Why We Need More “Thoughts and Prayers”

Governor Northam just unveiled his “Gun Violence Prevention” legislation ahead of the July 9th Special Session, which he called in response to the recent shooting at a Virginia Beach municipal center. In his statement, he rightly points out that “We continue to lose too many lives to senseless and preventable acts of gun violence.” But it’s what the Governor said next – as his top-line messaging, no less – that should really get our attention.  

“Now is the time to act—Virginians deserve votes and laws, not thoughts and prayers,” he declared.

It sounds catchy, even clever. It strikes me initially as the kind of “tough talk” one appreciates in a chief executive from time to time. The problem is, it’s not true. But not only is it not true, the exact opposite is true.

Here’s what I mean. The Governor reveals his view of the world as being that if anything bad happens in society, it’s primarily because the government wasn’t big enough to prevent it in the first place, and therefore the necessary solution to every problem is more “votes and laws.” Under his philosophy, if we can just pass some more laws, so that the state can exercise maximum control over people, we will be able to ensure peace, order, and the preservation of life. A cursory review of the 20th century amply demonstrates the tragic folly of this theory.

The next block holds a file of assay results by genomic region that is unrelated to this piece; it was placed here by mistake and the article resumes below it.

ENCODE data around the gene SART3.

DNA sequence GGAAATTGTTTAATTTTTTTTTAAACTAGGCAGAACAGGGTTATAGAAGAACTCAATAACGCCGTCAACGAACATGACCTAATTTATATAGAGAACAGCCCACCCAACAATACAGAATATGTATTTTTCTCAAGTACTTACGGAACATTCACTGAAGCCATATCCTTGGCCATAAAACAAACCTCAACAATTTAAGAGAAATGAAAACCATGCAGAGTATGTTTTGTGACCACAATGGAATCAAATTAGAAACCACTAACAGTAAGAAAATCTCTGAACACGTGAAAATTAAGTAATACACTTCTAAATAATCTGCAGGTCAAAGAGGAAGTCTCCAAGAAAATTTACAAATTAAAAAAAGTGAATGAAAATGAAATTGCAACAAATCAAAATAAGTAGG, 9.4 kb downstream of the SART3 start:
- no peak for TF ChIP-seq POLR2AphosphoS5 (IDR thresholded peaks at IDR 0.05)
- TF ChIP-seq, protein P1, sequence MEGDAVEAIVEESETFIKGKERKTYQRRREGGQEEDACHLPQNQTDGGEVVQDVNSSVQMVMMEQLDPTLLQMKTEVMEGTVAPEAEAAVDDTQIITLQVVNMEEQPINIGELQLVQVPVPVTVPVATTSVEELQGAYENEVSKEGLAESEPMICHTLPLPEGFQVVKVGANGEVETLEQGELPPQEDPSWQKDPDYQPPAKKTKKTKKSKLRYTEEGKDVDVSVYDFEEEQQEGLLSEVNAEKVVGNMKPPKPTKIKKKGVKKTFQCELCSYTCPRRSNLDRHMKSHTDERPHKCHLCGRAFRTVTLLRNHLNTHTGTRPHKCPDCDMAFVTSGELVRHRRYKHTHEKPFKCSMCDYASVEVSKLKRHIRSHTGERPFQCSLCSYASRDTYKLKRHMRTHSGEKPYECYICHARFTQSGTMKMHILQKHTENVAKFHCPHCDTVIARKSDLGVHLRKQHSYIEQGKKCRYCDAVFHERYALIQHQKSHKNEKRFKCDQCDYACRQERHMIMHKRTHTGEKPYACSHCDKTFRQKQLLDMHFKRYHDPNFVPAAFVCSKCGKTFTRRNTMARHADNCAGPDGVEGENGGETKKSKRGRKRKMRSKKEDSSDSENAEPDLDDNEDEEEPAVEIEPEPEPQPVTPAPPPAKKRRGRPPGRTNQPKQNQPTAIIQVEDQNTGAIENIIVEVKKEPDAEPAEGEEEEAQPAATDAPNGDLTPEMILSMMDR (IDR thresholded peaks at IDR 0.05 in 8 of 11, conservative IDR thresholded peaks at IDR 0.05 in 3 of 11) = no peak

But his worldview doesn’t stop there. He goes even further by indicating that Virginians do not need “thoughts and prayers” as a response or solution for evil and suffering that is hard to make sense of. To him, these are meaningless platitudes void of any real power or influence. The great irony here is that these are exactly what we need more of if we are to have any hope of preventing much of the evil in our midst, while the laws he seeks to enact could never stop anyone determined to carry out destruction.     

If we want to prevent evils in society, we should start by encouraging more “thoughtful” dialogue among people, especially when it is typically those in isolation and with misguided thinking who are most prone to hurting others in the ways we too often see. And we need more prayer – both in our individual lives and corporately. We have to realize that while every one of us has so very little control over others and society, we have the tremendous opportunity to appeal to the One who has all control. We must also recognize that it will require a much greater force than civil government to make men good. Only by loving one another, learning how to walk and communicate in love, and drawing strength and purpose from the God who IS love can we actually successfully prevent such great evil acts. I can’t say what “Virginians deserve”, but I know that is what they need.

The best way for anybody to experience that kind of thoughtfulness and to learn that kind of spiritual truth is in the context of a loving family. Every person enters this world and finds his or her identity largely in the context of a family. The solution for senseless acts of violence is not more government – it’s strong families. And in order to cultivate strong families, government has to stay out of the way.

So, to Governor Northam and all Virginians, I say: Now is the time to act – Virginians need more thoughtfulness and fervent prayer, not votes and laws.